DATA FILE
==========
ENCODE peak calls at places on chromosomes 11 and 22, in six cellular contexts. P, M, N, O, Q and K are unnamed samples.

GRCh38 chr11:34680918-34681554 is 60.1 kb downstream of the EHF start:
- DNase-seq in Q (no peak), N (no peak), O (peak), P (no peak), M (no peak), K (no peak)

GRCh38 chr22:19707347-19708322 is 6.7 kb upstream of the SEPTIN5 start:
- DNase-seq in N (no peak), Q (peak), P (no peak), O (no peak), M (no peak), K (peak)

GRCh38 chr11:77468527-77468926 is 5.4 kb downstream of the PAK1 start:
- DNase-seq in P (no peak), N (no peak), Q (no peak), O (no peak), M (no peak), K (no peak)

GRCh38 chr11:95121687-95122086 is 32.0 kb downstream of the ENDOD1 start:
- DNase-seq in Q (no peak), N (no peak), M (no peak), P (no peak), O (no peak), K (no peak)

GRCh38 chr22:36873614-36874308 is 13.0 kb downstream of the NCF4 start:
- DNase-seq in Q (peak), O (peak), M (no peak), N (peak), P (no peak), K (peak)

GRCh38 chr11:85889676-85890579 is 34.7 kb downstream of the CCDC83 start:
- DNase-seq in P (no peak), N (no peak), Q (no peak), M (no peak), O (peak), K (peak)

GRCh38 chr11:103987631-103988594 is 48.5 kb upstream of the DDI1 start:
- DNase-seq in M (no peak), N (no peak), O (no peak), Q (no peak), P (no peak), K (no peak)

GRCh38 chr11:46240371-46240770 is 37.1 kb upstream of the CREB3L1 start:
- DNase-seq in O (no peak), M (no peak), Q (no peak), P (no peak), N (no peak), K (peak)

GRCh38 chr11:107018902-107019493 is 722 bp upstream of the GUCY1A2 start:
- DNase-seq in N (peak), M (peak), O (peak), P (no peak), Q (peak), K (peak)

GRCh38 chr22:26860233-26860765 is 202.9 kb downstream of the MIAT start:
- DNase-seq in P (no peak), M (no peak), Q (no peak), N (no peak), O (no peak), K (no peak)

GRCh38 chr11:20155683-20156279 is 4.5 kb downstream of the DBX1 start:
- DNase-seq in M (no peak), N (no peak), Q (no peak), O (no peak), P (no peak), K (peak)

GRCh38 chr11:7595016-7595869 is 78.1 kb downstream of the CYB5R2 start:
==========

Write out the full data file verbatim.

ENCODE peak calls at places on chromosomes 11 and 22, in six cellular contexts. P, M, N, O, Q and K are unnamed samples.

GRCh38 chr11:34680918-34681554 is 60.1 kb downstream of the EHF start:
- DNase-seq in Q (no peak), N (no peak), O (peak), P (no peak), M (no peak), K (no peak)

GRCh38 chr22:19707347-19708322 is 6.7 kb upstream of the SEPTIN5 start:
- DNase-seq in N (no peak), Q (peak), P (no peak), O (no peak), M (no peak), K (peak)

GRCh38 chr11:77468527-77468926 is 5.4 kb downstream of the PAK1 start:
- DNase-seq in P (no peak), N (no peak), Q (no peak), O (no peak), M (no peak), K (no peak)

GRCh38 chr11:95121687-95122086 is 32.0 kb downstream of the ENDOD1 start:
- DNase-seq in Q (no peak), N (no peak), M (no peak), P (no peak), O (no peak), K (no peak)

GRCh38 chr22:36873614-36874308 is 13.0 kb downstream of the NCF4 start:
- DNase-seq in Q (peak), O (peak), M (no peak), N (peak), P (no peak), K (peak)

GRCh38 chr11:85889676-85890579 is 34.7 kb downstream of the CCDC83 start:
- DNase-seq in P (no peak), N (no peak), Q (no peak), M (no peak), O (peak), K (peak)

GRCh38 chr11:103987631-103988594 is 48.5 kb upstream of the DDI1 start:
- DNase-seq in M (no peak), N (no peak), O (no peak), Q (no peak), P (no peak), K (no peak)

GRCh38 chr11:46240371-46240770 is 37.1 kb upstream of the CREB3L1 start:
- DNase-seq in O (no peak), M (no peak), Q (no peak), P (no peak), N (no peak), K (peak)

GRCh38 chr11:107018902-107019493 is 722 bp upstream of the GUCY1A2 start:
- DNase-seq in N (peak), M (peak), O (peak), P (no peak), Q (peak), K (peak)

GRCh38 chr22:26860233-26860765 is 202.9 kb downstream of the MIAT start:
- DNase-seq in P (no peak), M (no peak), Q (no peak), N (no peak), O (no peak), K (no peak)

GRCh38 chr11:20155683-20156279 is 4.5 kb downstream of the DBX1 start:
- DNase-seq in M (no peak), N (no peak), Q (no peak), O (no peak), P (no peak), K (peak)

GRCh38 chr11:7595016-7595869 is 78.1 kb downstream of the CYB5R2 start: